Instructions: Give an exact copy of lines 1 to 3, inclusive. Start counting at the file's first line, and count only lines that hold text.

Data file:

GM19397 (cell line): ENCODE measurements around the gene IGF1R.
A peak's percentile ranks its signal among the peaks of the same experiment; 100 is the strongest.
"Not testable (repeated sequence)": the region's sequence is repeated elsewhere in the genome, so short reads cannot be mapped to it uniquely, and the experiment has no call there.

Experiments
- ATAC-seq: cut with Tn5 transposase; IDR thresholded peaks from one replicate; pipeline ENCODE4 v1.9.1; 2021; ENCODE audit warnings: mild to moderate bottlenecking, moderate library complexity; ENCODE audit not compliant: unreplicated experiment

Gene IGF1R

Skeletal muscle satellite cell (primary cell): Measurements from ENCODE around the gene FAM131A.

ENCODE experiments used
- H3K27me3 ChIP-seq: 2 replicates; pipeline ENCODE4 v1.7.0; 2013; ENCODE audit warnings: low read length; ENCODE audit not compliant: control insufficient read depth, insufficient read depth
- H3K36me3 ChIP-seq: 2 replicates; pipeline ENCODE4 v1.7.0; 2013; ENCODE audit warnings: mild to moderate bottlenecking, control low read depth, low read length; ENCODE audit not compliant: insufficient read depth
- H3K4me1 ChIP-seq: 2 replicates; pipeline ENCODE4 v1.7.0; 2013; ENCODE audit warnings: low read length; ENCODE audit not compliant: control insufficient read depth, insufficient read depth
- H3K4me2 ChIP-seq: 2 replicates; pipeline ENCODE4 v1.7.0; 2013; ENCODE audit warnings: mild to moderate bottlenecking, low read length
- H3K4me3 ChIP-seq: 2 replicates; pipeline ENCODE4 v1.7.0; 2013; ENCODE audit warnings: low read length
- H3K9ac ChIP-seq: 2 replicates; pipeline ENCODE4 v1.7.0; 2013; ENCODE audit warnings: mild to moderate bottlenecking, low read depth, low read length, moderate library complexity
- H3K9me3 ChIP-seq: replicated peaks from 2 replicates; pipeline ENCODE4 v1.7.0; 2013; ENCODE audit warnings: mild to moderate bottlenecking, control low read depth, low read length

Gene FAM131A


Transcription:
GM19397 (cell line): ENCODE measurements around the gene IGF1R.
A peak's percentile ranks its signal among the peaks of the same experiment; 100 is the strongest.
"Not testable (repeated sequence)": the region's sequence is repeated elsewhere in the genome, so short reads cannot be mapped to it uniquely, and the experiment has no call there.